def __init__(self, in_feats, out_feats, activation):
        super(GCN, self).__init__()
        self.apply_mod = NodeApplyModule(in_feats, out_feats, activation)

    def forward(self, g, feature):
        # Initialize the node features with h. 
        g.ndata['h'] = feature
        g.update_all(msg, reduce)
        return g.ndata.pop('h')

Readout and Classification

For this demonstration, we consider initial node features to be their degrees. After two rounds of graph convolution, we perform a graph readout by averaging over all node features for each graph in the batch:

In DGL, dgl.mean_nodes(g) handles this task for a batch of graphs with variable size. We then feed our graph representations into a classifier with one linear layer followed by .

import torch.nn.functional as F

class Classifier(nn.Module):
    def __init__(self, in_dim, hidden_dim, n_classes):
        super(Classifier, self).__init__()
        self.layer0 = GCN(in_dim, hidden_dim, F.relu)
        self.layer1 = GCN(hidden_dim, hidden_dim, F.relu)
        self.classify = nn.Linear(hidden_dim, n_classes)

    def forward(self, g):
        # For undirected graphs, in_degree is the same as
        # out_degree.
        h = g.in_degrees().view(-1, 1).float()
        h = layer0(g, h)
        h = layer1(g, h)
        g.ndata['h'] = h
        hg = dgl.mean_nodes(g, 'h')
        return self.classify(hg)

Setup and Training

We create a synthetic dataset of 1000 graphs with 10 - 20 nodes.

from import DataLoader
import torch.optim as optim
from import MiniGCDataset

# Create training and testing set.
trainset = MiniGCDataset(1000, 10, 20)
testset = MiniGCDataset(200, 10, 20)
# Use pytorch's DataLoader and the collate function
# defined before.
data_loader = DataLoader(trainset, batch_size=32, shuffle=True,
# Create model
model = Classifier(1, 32, 8)
loss_func = nn.CrossEntropyLoss()
optimizer = optim.Adam(model.parameters(), lr=0.001)

epoch_losses = []
for epoch in range(50):
    epoch_loss = 0
    for iter, (bg, label) in enumerate(data_loader):
        prediction = model(bg)
        loss = loss_func(prediction, label)
        epoch_loss += loss.detach().item()
    print('Epoch {}, loss {:.4f}'.format(epoch, loss))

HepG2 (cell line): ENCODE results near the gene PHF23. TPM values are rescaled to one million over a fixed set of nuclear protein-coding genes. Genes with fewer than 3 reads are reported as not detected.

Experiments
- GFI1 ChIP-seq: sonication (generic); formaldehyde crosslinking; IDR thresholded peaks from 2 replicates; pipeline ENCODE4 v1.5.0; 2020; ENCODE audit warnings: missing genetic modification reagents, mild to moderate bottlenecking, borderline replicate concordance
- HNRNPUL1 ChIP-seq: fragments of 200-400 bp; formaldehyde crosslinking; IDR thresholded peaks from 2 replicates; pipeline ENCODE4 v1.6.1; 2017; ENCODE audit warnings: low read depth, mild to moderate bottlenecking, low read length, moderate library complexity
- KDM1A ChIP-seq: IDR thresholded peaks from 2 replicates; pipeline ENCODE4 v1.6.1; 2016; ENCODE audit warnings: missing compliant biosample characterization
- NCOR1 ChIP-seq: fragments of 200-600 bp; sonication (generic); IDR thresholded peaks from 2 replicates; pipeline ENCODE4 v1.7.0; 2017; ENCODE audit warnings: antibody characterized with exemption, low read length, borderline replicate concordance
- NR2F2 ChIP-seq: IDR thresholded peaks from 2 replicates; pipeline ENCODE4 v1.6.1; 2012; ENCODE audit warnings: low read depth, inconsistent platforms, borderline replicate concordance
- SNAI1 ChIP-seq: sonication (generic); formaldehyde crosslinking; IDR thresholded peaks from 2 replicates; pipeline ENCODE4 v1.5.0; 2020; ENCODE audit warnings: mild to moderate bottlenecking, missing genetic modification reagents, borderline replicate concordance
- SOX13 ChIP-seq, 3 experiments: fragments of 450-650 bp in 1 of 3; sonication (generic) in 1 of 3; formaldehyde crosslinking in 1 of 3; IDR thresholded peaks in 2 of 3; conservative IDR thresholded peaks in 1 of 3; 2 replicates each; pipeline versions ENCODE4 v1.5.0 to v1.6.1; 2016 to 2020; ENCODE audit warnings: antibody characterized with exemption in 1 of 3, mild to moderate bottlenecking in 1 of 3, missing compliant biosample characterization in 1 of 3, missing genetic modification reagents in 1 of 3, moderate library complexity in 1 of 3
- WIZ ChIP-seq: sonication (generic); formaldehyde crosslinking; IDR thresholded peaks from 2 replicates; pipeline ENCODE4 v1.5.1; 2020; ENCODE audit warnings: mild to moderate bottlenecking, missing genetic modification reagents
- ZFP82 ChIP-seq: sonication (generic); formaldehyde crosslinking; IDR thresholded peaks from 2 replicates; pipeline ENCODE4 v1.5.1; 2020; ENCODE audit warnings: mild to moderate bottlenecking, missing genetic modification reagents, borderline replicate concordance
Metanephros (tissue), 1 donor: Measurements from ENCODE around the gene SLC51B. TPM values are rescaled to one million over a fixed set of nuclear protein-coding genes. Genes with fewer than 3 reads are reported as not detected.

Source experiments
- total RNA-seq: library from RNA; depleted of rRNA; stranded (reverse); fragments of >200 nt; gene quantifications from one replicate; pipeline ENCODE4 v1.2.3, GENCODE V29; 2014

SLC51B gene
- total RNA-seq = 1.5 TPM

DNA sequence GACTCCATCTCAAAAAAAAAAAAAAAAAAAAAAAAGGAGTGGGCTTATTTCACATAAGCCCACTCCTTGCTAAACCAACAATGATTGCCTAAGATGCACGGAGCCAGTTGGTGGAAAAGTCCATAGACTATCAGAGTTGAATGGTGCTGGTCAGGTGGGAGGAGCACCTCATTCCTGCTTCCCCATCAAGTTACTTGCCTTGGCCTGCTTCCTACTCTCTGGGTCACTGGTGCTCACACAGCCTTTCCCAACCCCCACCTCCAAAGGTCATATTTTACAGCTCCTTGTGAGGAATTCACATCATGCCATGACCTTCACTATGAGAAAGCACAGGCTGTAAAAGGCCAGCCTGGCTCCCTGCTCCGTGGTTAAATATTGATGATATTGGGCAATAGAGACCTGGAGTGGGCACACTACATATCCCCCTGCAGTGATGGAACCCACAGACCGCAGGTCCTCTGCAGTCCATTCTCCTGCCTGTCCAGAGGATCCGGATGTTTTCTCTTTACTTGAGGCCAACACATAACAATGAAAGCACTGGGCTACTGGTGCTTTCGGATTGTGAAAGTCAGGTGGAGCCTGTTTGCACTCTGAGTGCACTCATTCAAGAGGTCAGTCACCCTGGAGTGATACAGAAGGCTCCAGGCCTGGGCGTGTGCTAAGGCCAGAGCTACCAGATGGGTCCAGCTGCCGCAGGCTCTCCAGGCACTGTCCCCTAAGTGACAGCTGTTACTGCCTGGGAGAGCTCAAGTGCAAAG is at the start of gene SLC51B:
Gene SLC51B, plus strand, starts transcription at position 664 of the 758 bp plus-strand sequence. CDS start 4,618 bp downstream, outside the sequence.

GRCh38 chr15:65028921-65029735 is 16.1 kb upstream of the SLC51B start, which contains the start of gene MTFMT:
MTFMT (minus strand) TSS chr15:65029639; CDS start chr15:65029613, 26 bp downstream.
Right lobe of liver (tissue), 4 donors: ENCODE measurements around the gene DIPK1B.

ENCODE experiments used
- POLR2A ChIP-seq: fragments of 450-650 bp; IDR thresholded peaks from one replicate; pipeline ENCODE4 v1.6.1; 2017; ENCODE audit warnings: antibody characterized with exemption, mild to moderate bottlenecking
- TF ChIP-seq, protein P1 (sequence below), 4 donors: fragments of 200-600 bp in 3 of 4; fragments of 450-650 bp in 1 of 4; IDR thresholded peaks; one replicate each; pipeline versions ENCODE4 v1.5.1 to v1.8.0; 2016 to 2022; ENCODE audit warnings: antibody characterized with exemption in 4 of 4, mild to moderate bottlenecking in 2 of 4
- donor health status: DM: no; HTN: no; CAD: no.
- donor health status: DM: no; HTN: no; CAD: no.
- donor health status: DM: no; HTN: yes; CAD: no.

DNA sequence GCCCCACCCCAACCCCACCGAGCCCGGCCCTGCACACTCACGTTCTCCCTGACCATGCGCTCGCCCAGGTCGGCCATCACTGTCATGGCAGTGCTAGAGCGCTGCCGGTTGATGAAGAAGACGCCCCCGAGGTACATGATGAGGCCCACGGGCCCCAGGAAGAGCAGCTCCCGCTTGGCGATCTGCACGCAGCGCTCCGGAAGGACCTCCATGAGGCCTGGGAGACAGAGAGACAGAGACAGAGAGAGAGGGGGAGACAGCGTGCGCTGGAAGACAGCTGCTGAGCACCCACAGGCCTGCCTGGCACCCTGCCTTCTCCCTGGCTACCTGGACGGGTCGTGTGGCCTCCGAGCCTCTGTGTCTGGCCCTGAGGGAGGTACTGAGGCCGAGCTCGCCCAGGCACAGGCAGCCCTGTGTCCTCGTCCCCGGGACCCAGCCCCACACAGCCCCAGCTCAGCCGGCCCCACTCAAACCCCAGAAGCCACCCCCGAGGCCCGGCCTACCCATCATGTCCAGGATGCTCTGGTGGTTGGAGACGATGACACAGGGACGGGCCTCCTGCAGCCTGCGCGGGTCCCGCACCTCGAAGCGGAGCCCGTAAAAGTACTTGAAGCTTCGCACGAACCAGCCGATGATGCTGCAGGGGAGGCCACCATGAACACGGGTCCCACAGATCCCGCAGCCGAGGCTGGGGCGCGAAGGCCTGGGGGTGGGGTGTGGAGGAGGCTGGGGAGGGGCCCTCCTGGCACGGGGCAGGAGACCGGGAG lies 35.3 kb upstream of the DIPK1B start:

epoch_losses.append(epoch_loss / (iter + 1))

The learning curve of a run is presented below:


On our test set with the trained classifier, the accuracy of sampled predictions varies across random runs between 78% ~ 85%. The argmax accuracy is typically higher and can reach up to 91%.

# Convert a list of tuples to two lists
test_X, test_Y = map(list, zip(*testset))
test_bg = dgl.batch(test_X)
test_Y = torch.tensor(test_Y).float().view(-1, 1)
probs_Y = torch.softmax(model(test_bg), 1)
sampled_Y = torch.multinomial(probs_Y, 1)
argmax_Y = torch.max(probs_Y, 1)[1].view(-1, 1)
print('Accuracy of sampled predictions on the test set: {:.4f}%'.format(
    (test_Y == sampled_Y.float()).sum().item() / len(test_Y) * 100))
print('Accuracy of argmax predictions on the test set: {:4f}%'.format(
    (test_Y == argmax_Y.float()).sum().item() / len(test_Y) * 100))

Below is an animation where we plot graphs with the probability a trained model assigns its ground truth label to it:


To understand how the node/graph features change over layers with a trained model, we use t-SNE for dimensionality reduction and visualization.

The two small figures on the top separately visualize node features after , graph convolution layer #1 and #2, and the figure on the bottom visualizes the pre-softmax logits for graphs. As you can see, the node embeddings of different types of graphs are more separable in the higher layer and the lower layer. Finally, the embeddings of different types of graphs are well-separated.

What’s Next?

Download the full tutorial code and jupyter notebook here.

Graph classification with graph neural networks is still a very young field waiting for folks to bring more exciting discoveries! It is not easy as it requires mapping different graphs to different embeddings while preserving their structural similarity in the embedding space. To learn more about it, “How Powerful Are Graph Neural Networks?” in ICLR 2019 might be a good starting point.

With regards to more examples on batched graph processing, see: